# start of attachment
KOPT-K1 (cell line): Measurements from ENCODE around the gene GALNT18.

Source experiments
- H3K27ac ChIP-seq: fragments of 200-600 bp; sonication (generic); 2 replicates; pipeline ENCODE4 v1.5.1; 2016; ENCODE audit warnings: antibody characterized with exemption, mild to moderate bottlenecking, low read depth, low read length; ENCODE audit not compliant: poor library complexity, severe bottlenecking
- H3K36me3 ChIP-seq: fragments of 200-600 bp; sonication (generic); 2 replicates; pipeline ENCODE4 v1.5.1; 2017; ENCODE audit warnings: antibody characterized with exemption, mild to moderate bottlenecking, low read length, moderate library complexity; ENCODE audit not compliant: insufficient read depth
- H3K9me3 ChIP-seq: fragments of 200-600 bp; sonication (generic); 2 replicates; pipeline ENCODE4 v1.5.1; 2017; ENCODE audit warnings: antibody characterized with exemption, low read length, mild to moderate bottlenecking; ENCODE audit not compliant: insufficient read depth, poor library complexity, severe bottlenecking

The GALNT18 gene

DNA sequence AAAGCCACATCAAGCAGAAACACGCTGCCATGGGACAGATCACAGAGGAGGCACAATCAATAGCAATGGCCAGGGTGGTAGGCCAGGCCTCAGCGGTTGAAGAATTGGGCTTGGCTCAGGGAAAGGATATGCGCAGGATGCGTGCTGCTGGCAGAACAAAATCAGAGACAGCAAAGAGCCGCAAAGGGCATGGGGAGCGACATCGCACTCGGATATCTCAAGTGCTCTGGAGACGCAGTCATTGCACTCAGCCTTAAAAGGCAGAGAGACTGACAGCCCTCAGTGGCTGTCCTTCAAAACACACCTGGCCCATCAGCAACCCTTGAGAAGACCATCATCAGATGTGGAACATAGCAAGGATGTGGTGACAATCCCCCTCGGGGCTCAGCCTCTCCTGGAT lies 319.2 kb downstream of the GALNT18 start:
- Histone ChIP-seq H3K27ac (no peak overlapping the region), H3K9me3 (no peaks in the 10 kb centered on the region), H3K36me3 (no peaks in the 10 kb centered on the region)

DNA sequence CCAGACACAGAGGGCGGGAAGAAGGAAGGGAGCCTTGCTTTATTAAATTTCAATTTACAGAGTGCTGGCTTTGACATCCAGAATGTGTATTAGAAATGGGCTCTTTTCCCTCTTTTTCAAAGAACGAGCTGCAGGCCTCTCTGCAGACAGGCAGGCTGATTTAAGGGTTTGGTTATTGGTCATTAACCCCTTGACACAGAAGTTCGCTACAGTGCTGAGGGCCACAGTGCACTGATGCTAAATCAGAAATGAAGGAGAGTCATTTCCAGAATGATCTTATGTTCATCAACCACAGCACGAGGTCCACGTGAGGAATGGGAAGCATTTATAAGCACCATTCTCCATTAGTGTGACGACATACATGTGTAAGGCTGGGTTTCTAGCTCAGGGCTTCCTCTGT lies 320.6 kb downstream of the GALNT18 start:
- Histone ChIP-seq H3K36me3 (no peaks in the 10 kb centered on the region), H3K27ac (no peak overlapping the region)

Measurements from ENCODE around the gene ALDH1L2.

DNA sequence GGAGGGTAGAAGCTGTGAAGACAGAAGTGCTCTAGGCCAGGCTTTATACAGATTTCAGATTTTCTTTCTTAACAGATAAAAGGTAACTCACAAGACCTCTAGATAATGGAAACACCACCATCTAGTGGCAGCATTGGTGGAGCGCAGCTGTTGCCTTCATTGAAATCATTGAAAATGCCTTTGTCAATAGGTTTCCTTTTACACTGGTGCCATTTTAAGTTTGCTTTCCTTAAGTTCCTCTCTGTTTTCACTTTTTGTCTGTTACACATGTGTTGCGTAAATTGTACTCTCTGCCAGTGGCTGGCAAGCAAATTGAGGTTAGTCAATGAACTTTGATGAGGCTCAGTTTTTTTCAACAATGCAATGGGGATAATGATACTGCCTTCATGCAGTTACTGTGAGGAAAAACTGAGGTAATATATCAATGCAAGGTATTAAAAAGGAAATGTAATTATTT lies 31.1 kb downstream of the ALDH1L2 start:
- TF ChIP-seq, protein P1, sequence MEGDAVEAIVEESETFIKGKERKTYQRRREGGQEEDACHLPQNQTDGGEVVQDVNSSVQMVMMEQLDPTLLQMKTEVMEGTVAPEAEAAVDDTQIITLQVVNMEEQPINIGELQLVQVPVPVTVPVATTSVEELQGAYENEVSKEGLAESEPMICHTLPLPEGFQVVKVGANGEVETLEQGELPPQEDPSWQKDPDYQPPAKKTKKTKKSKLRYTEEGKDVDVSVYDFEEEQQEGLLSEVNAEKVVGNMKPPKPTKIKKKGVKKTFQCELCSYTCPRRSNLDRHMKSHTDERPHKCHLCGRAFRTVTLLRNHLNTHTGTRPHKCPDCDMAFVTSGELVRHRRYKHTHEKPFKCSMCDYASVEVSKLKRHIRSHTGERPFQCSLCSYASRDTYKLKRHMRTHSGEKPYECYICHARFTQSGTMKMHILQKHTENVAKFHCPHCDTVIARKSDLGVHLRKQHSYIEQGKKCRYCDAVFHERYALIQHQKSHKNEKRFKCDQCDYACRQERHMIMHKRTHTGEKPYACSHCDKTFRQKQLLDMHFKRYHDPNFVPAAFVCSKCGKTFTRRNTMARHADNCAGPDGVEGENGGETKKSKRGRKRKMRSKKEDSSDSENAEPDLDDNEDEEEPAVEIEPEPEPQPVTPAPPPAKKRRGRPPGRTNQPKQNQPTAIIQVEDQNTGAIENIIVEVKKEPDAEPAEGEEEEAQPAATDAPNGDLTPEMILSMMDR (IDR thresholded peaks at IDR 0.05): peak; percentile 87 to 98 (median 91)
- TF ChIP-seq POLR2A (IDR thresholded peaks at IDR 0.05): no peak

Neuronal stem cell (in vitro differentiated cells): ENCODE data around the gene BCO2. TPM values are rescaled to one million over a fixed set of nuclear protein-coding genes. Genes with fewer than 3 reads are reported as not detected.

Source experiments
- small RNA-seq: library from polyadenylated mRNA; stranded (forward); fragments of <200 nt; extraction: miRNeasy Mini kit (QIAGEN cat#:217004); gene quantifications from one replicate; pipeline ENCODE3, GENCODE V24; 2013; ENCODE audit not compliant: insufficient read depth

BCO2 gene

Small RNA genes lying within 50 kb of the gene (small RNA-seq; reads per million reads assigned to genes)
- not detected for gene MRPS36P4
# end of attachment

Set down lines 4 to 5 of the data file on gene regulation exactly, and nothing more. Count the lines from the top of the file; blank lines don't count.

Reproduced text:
- H3K36me3 ChIP-seq: fragments of 200-600 bp; sonication (generic); 2 replicates; pipeline ENCODE4 v1.5.1; 2017; ENCODE audit warnings: antibody characterized with exemption, mild to moderate bottlenecking, low read length, moderate library complexity; ENCODE audit not compliant: insufficient read depth
- H3K9me3 ChIP-seq: fragments of 200-600 bp; sonication (generic); 2 replicates; pipeline ENCODE4 v1.5.1; 2017; ENCODE audit warnings: antibody characterized with exemption, low read length, mild to moderate bottlenecking; ENCODE audit not compliant: insufficient read depth, poor library complexity, severe bottlenecking